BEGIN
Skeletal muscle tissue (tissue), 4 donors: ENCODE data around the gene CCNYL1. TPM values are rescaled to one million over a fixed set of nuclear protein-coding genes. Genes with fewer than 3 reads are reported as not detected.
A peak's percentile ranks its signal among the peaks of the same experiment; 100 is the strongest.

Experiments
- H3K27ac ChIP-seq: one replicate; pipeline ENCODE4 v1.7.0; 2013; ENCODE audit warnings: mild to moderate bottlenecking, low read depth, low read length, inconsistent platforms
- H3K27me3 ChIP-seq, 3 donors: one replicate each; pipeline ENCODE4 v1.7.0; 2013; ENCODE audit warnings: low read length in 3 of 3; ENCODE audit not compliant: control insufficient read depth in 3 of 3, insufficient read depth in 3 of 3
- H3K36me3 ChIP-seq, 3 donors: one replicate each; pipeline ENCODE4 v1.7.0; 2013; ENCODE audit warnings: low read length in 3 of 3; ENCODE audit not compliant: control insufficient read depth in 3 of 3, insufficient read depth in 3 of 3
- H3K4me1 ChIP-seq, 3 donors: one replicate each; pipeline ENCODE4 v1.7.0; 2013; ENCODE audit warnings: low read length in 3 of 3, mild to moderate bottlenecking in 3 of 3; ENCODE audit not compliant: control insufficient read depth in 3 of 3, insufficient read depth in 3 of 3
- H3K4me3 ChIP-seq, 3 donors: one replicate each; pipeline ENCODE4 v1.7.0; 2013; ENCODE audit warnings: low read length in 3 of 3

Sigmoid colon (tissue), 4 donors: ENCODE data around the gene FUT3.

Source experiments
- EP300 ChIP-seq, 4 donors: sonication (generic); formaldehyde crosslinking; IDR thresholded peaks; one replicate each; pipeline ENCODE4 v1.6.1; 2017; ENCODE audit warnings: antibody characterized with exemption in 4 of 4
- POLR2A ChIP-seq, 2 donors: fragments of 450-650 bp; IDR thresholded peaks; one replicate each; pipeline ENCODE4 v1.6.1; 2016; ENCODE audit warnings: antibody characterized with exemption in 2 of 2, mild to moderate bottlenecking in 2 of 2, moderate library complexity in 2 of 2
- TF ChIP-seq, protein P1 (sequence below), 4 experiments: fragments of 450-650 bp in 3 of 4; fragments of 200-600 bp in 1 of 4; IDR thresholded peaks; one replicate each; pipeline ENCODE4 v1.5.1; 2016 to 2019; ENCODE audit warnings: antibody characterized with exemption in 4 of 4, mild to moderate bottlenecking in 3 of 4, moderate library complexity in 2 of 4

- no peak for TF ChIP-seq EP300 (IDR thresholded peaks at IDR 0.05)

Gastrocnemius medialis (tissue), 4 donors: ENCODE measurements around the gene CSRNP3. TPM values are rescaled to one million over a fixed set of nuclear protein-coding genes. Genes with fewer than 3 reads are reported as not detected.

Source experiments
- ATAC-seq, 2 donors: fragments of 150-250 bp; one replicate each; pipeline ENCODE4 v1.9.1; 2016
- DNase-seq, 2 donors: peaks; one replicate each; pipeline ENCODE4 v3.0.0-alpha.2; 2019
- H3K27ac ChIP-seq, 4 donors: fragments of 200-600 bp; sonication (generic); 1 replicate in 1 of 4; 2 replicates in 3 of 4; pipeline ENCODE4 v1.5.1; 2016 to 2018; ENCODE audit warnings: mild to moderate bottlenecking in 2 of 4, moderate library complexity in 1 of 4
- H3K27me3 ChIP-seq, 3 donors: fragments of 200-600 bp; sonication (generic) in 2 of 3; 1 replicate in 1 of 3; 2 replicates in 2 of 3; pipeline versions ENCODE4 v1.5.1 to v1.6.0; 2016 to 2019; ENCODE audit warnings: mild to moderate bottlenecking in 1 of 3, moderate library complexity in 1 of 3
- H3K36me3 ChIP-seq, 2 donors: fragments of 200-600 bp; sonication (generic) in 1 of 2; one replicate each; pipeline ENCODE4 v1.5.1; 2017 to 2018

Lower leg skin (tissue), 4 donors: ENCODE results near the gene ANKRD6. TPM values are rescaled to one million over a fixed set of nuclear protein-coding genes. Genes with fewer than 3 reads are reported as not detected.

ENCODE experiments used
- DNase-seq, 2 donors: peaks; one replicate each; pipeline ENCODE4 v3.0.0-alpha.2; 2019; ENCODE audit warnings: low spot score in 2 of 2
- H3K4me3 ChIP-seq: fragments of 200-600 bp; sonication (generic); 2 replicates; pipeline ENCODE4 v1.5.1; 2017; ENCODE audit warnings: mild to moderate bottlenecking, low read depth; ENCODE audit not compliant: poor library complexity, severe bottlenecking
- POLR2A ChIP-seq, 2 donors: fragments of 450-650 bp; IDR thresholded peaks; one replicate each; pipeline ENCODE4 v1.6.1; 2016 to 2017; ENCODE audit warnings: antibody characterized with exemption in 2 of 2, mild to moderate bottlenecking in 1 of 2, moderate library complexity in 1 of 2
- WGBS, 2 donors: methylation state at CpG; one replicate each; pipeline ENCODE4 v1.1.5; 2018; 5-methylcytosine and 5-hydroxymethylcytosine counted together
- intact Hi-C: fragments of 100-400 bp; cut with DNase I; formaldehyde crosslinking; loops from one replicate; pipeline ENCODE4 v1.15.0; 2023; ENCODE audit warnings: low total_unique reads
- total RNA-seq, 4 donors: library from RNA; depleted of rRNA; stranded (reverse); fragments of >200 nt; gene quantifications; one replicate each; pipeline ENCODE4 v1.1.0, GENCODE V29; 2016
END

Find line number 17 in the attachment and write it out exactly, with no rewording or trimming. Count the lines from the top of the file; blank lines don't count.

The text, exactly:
- ATAC-seq, 2 donors: fragments of 150-250 bp; one replicate each; pipeline ENCODE4 v1.9.1; 2016